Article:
There's still time to participate in field testing one or more modules this semester. This is great opportunity to contribute to the effectiveness and rigor of the test. If you're interested, please contact me (email@example.com) or Rick Wiggins (firstname.lastname@example.org) to get started.
We continue to make strides in developing the test. We've just completed cognitive interviews and usability testing for the third test module and we are writing items for the final module, 4: The Value of Information. Thanks to our talented team of test question writers, we are making exciting progress.
I had a chance this month to check in with Carrie Donovan to find out what she's thinking about the Framework now that it's been a little more than one year since ACRL filed the document. Carrie is Assistant Dean for Research & Instruction Services at Ferris State University’s Ferris Library. She is a curriculum designer and facilitator for ACRL's Assessment in Action. She also serves as the ACRL Instruction Section Member-at-Large, and as the ACRL Liaisons Training and Development Committee Vice-Chair. Carrie has been a member of the TATIL Advisory Board since 2014.
I asked her the following questions and she shared her insights.
Question 1: What do you see as the biggest strength of the Framework?
"The biggest strength of the framework for me is that we are addressing student learning holistically. Instead of focusing only on what we want our students to be able to do and know, we are also looking at how learning will impact emotions and values. This is a wonderful way to validate the moves we've been making recently as a profession away from seeing the library or information as neutral, toward an acknowledgement of context, whether it is institutional, personal, cultural, etc. So, basically I'm super excited about the 'Dispositions' in the Framework."
Question 2: Have you observed an evolution in librarians' attitudes about the Framework from the early drafts up until now? If so, how would you describe it?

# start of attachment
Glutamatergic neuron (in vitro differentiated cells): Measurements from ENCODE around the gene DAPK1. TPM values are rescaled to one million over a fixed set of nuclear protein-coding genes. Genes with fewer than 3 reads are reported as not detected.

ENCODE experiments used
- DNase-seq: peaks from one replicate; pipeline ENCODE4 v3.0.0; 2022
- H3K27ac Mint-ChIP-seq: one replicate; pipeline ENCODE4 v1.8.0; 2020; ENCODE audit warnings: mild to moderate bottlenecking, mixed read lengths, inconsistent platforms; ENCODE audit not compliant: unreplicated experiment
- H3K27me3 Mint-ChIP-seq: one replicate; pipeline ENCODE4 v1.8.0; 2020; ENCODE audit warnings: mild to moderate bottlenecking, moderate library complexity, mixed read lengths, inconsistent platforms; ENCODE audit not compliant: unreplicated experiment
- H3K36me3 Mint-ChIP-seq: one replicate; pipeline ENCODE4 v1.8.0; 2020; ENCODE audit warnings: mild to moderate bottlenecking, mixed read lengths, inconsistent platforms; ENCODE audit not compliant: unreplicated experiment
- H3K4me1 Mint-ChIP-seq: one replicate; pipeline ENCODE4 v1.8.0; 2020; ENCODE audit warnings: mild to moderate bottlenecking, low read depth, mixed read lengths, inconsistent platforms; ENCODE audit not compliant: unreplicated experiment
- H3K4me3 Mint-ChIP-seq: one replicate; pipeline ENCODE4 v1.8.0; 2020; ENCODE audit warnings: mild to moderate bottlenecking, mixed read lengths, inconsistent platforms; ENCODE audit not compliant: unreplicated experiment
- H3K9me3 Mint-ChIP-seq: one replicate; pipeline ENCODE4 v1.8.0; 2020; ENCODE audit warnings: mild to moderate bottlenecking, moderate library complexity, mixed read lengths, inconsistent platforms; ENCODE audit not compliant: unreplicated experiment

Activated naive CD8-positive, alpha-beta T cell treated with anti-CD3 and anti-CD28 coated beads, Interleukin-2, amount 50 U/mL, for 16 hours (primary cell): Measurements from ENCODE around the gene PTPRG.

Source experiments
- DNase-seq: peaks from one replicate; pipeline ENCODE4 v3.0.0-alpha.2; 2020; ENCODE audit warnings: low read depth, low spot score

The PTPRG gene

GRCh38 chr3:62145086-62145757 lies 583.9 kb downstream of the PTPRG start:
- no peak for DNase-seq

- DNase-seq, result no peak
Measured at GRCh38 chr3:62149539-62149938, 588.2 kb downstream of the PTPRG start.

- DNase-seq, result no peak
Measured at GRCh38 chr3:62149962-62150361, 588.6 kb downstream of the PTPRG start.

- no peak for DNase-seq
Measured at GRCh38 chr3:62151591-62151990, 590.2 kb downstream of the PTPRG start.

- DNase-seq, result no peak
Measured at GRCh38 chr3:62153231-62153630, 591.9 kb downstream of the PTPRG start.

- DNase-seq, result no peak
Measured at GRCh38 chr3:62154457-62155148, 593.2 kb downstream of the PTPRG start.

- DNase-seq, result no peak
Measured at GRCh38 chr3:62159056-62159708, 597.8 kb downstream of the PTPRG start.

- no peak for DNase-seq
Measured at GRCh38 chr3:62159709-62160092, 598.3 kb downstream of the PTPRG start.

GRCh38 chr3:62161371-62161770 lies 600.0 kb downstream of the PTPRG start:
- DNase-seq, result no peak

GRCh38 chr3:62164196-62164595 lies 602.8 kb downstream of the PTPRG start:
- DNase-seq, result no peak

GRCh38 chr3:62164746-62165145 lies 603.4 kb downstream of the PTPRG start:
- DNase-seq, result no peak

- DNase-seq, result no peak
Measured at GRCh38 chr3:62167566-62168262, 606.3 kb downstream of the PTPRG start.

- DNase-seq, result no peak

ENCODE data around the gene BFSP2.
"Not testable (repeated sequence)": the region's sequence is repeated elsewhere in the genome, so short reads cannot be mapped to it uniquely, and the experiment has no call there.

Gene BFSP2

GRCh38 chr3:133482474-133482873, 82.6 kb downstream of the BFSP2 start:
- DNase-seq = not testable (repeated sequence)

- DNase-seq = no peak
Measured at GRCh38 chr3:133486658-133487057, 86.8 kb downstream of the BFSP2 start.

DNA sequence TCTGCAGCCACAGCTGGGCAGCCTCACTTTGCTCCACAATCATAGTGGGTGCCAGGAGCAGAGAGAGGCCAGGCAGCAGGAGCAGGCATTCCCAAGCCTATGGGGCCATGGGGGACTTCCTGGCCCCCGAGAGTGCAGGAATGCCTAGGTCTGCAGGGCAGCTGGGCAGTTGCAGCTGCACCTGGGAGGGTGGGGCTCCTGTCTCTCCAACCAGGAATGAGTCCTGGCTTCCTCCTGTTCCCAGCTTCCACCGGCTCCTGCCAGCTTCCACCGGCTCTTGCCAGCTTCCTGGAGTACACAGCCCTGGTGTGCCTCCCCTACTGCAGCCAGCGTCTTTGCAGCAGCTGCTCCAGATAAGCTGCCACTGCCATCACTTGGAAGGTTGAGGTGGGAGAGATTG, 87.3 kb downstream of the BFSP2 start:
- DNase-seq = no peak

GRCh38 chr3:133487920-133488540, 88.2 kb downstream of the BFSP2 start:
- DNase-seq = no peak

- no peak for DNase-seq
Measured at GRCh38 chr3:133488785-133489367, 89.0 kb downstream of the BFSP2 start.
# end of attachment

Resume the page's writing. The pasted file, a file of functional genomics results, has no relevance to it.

"Definitely! For librarians who had worked hard to build information literacy programs and gain campus recognition for the Standards, the idea of a new definition of information literacy was a big deal. But through the discussions we've had, the thinking we've done, and the helpful critiques that have emerged, the possibilities for how the Framework might influence and complement existing approaches are starting to take shape. We're also seeing practical examples of how the Framework is helping librarians connect their outcomes to those of other disciplines, to establish instructional partnerships with faculty, and to bring information literacy concepts into courses and curricula in new ways. This goes a long way toward making the Framework seem not just theoretical, but actionable."
Question 3: ACRL does a lot to support librarians' ongoing assessment of students' learning outcomes. Do you think that the Framework presents a new type of assessment challenge/opportunity? If so, how do you think that ACRL can continue to support librarians in these efforts? What do you think librarians need most?
"The biggest challenge that I see in assessing student learning as it is outlined by the Framework is that information literacy concepts, practices, and dispositions are so BIG that they cannot be learned in the timeframes and formats in which we're accustomed to teaching (i.e. workshops or one-shots). So, librarians will need to move our instruction and assessment strategies into broader, campus contexts. I would love to see ACRL continue to (and do more!) work with groups like AAC&U, the Lumina Foundation, and regional accrediting agencies to make sure information literacy is well-integrated into the big-picture, strategic assessment initiatives that are adopted by our campuses. But I also think librarians will be looking toward ACRL more than ever to help us build capacity for leadership in student learning assessment for ourselves and I have no doubt that there is some Assessment in Action/Immersion mash-up that will be just the ticket. Here's hoping, anyway!"
Want to hear more from Carrie? She's the keynote speaker at the Michigan Academic Library Association Conference, being held May 12 & 13, 2016, at the Central Michigan University -- Park Library. Get more information about the conference at http://miala.org/annual_conference_2016.php